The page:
The usual form of a Latin indicative sentence predicated on a condition is "Si V-ind, V-ind." The "Si V-ind" is the protasis and the "V-ind" is the apodosis. There is also a variant in "Si V-subj." My question is whether you can omit the "si" and shorten it to "V-subj, V-ind." I haven't found any references discussing the acceptability or unacceptability of this grammar, but not being a lexeme, it is hard to search for.

This is inspired by the English subjunctive mood, which can be used in conditions (not to be confused with the conditional mood). It is likely that this English usage was influenced by Latin. Anyway, in extremely formal or archaic English, there are sentences that replace the indicative with the subjunctive and mostly use either "should" and its forms or subject-verb inversion:

  • We would not have done that, had we known
  • We need to return to the airport, come August
  • We're going outside, be it rain or shine

A Latin example to operate on could be "Pecūnia, sī ūtī scīs, ancilla, sī nescīs, domina" meaning "if you know how to use money, money is your slave; if you don't, money is your master". The "est" is omitted as is common. There is a variant on the internet saying "Pecūnia, sī ūtī sciās, ancilla, sī nesciās, domina." But there are only 2 Google hits for "Pecunia, uti scias, serva. Si nescias, domina." What I'm trying to say is the equivalent of "Money is your servant, know you how to use it, else your master, known't you how."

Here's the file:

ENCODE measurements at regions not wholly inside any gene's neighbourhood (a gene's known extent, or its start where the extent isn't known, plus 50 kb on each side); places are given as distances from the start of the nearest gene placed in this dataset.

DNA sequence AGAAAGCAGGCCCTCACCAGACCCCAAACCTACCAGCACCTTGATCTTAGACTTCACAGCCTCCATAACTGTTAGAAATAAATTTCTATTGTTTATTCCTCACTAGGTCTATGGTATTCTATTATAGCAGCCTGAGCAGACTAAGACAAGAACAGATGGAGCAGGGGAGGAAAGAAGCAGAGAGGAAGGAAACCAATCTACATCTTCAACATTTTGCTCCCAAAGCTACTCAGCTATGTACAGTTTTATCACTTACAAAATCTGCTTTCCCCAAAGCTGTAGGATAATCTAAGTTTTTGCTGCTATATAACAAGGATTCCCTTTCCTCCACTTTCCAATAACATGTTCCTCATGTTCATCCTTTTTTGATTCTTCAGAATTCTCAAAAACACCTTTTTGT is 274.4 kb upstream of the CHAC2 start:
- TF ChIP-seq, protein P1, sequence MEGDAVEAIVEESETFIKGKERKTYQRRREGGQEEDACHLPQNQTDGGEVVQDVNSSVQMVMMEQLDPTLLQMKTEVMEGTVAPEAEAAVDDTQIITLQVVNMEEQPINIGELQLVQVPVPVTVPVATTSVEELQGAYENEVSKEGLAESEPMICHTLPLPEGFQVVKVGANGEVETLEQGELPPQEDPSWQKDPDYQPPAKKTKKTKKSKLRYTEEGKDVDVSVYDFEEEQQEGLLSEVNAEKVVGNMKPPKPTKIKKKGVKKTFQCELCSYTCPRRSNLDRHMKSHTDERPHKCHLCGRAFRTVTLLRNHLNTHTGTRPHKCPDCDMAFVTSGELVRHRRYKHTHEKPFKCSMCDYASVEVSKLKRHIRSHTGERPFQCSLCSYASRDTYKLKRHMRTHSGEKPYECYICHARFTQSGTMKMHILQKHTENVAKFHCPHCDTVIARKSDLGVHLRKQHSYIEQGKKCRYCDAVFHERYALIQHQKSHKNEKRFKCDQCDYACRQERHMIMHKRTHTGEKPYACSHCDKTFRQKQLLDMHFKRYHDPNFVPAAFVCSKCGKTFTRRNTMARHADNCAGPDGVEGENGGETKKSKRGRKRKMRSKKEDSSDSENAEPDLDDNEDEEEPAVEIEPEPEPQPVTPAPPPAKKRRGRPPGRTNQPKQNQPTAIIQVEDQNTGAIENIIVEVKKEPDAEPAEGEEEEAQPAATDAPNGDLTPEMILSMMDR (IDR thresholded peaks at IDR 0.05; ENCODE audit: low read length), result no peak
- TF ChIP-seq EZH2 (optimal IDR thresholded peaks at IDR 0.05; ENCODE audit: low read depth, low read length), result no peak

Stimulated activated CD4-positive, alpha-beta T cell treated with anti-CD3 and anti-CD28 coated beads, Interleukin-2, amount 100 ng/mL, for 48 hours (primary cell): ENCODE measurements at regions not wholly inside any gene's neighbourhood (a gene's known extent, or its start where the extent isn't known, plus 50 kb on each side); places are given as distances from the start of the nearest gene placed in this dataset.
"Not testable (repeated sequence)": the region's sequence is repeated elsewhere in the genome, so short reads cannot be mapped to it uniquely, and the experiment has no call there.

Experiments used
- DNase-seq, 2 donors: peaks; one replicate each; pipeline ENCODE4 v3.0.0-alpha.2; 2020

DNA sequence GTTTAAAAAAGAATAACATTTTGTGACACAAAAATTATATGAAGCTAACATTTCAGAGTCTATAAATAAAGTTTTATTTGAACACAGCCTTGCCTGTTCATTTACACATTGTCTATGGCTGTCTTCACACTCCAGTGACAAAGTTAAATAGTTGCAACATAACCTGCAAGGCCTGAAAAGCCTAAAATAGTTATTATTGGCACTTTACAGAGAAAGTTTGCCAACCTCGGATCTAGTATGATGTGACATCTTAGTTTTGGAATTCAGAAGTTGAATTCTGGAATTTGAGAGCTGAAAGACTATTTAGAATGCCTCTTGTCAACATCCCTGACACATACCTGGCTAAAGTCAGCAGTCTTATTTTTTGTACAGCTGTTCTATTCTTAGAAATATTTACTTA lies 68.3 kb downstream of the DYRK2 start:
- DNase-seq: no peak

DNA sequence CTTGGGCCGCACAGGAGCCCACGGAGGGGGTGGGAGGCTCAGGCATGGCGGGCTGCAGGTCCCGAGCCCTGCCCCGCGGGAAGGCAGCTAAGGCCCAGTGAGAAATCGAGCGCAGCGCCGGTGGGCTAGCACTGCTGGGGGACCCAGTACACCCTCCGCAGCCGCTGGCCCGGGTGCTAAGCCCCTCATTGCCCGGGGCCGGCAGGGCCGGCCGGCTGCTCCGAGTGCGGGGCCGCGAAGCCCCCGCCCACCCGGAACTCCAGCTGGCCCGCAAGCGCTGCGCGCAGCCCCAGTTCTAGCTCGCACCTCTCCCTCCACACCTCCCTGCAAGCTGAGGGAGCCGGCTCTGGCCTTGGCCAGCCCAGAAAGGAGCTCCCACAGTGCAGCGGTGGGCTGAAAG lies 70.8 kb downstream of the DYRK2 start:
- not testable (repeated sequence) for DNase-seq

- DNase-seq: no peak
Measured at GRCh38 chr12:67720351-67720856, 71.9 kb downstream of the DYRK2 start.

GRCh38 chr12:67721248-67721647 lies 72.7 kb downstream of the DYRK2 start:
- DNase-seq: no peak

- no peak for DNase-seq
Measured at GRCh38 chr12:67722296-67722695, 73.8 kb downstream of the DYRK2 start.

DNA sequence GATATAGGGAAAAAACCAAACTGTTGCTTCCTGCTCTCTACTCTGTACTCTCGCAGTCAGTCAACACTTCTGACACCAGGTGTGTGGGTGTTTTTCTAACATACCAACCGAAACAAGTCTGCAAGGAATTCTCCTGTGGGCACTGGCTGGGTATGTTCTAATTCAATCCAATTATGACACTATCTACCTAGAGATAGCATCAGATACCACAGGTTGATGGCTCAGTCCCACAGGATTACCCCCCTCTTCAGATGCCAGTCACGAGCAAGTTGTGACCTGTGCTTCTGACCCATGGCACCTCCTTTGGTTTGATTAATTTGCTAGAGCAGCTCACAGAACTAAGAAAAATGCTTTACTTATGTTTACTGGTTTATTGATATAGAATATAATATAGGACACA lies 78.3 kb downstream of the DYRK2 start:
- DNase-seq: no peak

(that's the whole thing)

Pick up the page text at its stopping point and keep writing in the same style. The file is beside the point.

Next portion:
Would "Pecūnia ūtī sciās ancilla nesciās domina" be acceptable written Classical Latin? Otherwise would it be acceptable as spoken Vulgar or later Latin? I seek quotations for this construction.

1 Answer 1


Yes, it's possible. This is covered in Gildersleeve's Latin grammar, §598:

598. Omission of the Conditional Sign.—Occasionally the members of a Conditional sentence are put side by side without a Conditional sign.

Here are some of the examples that are provided:

  • Ūnum cōgnōrīs, omnīs nōrīs, Terence, Phormio 265, '[If] you know one, you know all.'*
  • Dedissēs huic animō pār corpus, fēcisset quod optābat, Pliny the Younger, Epistulae 1.12.8, 'If you had given (Had you given) him a body that was a match for his spirit, he would have accomplished what he desired.'

Still, given the already-somewhat-elliptical nature of your example (with the omission of est) and also the word order and (lack of) internal punctuation, I for one would find it a challenge to decipher it if the two si's were omitted.

* But note that the text that PHI gives differs: it includes the conjunction quom (= cum) instead of the prefix cog- and isn't conditional:

Unum quom noris omnis noris.

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